Diaoyu Islands Incident Used to Distract from Domestic Pressures

By Larry Ong, Epoch Times
September 21, 2010 2:57 pm Last Updated: October 28, 2016 5:22 pm
Confrontation between a Taiwan fish trawler and Japanese patrol vessel near the Diaoyu Islands (Senkaku Islands) (Getty Images)
Confrontation between a Taiwan fish trawler and Japanese patrol vessel near the Diaoyu Islands (Senkaku Islands) (Getty Images)

The collision of a Chinese fishing trawler and two Japanese patrol vessels in the disputed waters of the Diaoyu Islands caused a stir between the two major Asian nations. While top officials from both sides have made strong statements over the issue, analysts have suggested that Beijing’s response is a ploy—commonly used —meant to divert attention from domestic pressures.

In a Sept. 12 statement, the Chinese Foreign Ministry said it strongly opposed any Japanese investigation, and regarded Japan’s actions as “illegal, ineffective and fruitless.” State Councillor Dai Bingguo and Foreign Minister Yang Jiechi summoned Japanese Ambassador Uichiro Niwa, urging Japan to make the “wise political decision.”

The Chinese language Voice of America (VOA) interprets China’s action as an important policy change.

Mitsubishi Research Center director Dr. Yang Zhongmei, a China expert living in Japan, told VOA that China’s reaction regarding the friction over Diaoyu Islands was significantly stronger than any previous issues pertaining to the area in dispute.

Other China experts considered that the Chinese regime’s rhetoric was concerned more with taking the focus off of internal problems than attempting to resolve an international issue.

Dr. Sun Yanjun, an op-ed writer on China issues for The Epoch Times, emphasized the crucial role the South China Sea currently holds in international affairs. “The South China Sea is the important link between the Pacific Ocean and the Atlantic Ocean, and an important economic channel between Northeast Asia and Southeast Asia… However, in the Diaoyu Islands incident, the Chinese regime took a harsher stand, because it has other motives.”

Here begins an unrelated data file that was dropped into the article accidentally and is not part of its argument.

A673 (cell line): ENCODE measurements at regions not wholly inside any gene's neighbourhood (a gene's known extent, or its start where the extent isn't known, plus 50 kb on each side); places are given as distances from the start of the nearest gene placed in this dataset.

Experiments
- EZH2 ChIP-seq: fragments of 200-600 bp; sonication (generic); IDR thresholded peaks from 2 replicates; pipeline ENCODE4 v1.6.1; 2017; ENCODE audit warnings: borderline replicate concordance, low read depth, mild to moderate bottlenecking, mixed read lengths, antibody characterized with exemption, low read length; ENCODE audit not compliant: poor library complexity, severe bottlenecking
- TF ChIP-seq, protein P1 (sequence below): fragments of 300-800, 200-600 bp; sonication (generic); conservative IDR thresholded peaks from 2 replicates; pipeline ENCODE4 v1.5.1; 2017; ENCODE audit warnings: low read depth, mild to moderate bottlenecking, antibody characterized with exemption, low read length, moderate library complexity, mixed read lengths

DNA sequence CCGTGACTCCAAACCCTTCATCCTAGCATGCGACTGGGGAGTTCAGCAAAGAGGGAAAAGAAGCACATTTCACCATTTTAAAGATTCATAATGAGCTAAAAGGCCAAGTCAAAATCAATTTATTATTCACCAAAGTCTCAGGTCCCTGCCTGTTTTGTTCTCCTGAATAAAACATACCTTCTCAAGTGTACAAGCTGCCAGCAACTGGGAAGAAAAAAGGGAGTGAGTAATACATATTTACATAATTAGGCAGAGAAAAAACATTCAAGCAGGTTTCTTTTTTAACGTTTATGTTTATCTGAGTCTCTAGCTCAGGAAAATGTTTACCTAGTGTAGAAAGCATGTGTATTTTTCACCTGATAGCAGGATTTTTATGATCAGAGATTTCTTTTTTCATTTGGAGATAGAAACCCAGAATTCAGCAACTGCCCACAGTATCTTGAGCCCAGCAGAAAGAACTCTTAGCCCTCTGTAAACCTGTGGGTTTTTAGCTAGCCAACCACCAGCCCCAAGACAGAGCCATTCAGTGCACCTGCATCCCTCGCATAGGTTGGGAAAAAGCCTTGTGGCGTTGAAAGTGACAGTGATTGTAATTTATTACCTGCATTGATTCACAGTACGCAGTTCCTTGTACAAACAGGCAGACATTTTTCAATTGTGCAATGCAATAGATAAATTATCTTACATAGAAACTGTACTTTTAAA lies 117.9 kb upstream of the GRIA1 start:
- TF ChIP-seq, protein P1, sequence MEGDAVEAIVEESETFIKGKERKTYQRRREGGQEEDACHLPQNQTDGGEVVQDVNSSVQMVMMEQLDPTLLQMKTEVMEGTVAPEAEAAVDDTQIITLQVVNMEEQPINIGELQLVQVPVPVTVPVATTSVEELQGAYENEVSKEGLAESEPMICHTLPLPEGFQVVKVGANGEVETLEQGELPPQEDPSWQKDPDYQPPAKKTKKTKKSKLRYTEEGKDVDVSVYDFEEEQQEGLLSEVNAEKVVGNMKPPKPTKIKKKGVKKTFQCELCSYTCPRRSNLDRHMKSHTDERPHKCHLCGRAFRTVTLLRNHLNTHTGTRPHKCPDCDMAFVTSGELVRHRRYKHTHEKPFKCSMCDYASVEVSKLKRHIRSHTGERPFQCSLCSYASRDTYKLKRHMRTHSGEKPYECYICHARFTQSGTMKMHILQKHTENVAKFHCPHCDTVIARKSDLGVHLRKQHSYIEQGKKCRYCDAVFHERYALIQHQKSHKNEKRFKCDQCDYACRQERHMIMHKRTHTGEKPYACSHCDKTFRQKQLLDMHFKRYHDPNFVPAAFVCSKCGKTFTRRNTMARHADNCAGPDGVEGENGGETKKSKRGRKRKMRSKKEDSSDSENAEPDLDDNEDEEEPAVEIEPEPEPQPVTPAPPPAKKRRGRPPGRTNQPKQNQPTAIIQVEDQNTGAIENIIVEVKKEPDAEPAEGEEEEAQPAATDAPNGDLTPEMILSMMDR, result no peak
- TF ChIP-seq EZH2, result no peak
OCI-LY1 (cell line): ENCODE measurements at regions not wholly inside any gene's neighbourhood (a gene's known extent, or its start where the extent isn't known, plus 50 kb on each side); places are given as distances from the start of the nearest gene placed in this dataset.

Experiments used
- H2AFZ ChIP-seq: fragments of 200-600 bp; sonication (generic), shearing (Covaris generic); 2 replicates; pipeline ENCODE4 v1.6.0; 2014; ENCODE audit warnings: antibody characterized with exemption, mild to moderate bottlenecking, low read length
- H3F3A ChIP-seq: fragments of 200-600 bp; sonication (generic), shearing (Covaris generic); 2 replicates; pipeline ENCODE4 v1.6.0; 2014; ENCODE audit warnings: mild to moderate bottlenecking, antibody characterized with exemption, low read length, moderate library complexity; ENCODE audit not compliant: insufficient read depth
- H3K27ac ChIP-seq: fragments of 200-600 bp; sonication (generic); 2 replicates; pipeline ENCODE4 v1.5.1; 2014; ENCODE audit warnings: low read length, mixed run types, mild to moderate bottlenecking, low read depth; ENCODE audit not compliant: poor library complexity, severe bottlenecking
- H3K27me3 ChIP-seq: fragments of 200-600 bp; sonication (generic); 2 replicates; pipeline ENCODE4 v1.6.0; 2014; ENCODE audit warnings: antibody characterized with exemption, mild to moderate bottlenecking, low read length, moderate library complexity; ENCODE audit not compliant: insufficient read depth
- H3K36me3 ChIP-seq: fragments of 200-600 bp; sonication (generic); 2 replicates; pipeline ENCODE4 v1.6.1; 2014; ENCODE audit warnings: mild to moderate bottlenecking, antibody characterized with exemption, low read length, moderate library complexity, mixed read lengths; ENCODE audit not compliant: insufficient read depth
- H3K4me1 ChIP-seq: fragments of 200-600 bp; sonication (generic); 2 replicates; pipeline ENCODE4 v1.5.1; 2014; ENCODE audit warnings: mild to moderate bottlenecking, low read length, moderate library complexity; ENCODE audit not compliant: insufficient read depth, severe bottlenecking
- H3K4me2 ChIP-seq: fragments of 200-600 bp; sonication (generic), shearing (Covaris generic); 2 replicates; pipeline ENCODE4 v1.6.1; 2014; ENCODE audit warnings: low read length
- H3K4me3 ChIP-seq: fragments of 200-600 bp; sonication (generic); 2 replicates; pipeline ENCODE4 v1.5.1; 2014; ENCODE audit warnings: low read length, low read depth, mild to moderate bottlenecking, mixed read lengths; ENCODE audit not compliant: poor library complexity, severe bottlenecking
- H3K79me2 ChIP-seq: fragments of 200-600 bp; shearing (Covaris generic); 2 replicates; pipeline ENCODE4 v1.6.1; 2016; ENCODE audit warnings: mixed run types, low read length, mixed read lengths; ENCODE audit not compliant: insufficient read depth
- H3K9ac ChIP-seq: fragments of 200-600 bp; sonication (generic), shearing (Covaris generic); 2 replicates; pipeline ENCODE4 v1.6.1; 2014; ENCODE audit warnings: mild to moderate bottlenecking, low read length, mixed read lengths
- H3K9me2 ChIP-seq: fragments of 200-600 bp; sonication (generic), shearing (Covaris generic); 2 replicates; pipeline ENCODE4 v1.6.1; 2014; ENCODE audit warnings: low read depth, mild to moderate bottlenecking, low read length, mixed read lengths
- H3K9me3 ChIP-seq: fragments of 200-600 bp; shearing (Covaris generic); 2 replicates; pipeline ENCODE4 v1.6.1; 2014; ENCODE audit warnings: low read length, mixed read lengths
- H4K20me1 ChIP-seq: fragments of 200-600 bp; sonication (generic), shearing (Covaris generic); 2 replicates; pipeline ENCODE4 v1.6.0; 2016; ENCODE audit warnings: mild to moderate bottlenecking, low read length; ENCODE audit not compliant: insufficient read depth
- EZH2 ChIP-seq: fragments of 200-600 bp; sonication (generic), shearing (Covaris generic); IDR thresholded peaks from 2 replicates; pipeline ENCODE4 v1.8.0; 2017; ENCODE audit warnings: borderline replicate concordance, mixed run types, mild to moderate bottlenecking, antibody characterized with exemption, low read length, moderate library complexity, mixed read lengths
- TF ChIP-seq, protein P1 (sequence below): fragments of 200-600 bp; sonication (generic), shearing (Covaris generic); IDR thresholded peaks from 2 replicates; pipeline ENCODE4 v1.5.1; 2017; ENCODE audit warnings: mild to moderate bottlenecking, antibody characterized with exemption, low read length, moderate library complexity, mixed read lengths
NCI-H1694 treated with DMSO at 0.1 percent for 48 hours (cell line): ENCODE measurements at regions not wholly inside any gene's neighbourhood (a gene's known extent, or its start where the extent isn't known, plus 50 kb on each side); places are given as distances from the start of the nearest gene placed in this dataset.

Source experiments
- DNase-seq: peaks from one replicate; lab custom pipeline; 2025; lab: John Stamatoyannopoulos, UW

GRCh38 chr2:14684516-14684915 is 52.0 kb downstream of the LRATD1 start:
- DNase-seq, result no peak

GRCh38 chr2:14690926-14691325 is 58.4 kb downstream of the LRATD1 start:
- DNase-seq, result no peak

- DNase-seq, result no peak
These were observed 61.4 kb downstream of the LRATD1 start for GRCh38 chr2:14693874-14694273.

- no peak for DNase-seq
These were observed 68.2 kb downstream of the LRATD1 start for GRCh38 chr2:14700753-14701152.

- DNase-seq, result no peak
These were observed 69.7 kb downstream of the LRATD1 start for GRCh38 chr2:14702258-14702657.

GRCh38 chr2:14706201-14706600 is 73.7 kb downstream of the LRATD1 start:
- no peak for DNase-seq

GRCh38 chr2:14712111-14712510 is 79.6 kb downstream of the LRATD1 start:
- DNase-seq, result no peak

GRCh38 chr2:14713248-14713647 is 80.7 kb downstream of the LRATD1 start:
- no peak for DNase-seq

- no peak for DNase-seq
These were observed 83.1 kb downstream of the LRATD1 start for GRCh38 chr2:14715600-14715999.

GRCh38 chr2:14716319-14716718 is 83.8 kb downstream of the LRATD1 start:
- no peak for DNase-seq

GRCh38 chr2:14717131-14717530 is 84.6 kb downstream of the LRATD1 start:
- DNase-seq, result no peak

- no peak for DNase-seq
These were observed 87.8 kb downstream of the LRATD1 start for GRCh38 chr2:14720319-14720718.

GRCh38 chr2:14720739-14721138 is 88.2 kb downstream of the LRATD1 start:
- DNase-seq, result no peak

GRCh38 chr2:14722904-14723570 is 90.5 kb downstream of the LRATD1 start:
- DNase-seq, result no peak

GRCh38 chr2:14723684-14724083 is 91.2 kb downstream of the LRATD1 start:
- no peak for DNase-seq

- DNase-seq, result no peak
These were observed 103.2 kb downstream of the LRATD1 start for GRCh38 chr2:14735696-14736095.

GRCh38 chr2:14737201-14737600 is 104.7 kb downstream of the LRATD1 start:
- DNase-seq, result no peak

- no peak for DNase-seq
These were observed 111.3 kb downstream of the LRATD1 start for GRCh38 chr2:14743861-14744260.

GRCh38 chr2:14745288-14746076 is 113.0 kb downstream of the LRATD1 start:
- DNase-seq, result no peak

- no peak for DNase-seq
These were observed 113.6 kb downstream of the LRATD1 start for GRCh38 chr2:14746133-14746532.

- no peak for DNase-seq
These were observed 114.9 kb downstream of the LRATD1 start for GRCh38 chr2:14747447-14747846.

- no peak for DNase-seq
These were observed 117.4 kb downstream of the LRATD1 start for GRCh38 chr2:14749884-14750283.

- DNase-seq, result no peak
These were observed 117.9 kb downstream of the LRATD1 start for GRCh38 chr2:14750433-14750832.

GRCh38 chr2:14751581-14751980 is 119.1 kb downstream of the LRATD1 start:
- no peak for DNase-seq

He argues that at the same time the anniversary of the beginning of Japanese aggression toward China approaches (referring to the second Sino-Japanese war beginning in the 1930s), the regime is facing a multitude of domestic crises. “It wants to use the friction with Japan to create an intensified political atmosphere in order to divert the public’s attention from domestic crises,” Sun said.

China analyst and commentator Li Tianxiao, in an interview with the The Epoch Times, gave a similar analysis.

“The Chinese regime is facing a massive withdrawal of citizens from the communist party and affiliated organs, as well as dealing with widespread corruption,” he said.

“To cope with the crises, besides restating its promise of political reform, it has been looking for opportunities to rekindle patriotism. The communist party has worked hard to mingle the concepts of Party and China in its 60 year’s rule, and thus hoping patriotism would help the party to maintain its rule,” he added.

“This is the fundamental reason for the regime’s actions when dealing with the South Korea-U.S. military exercises and the Diaoyu Islands incident,” Li said.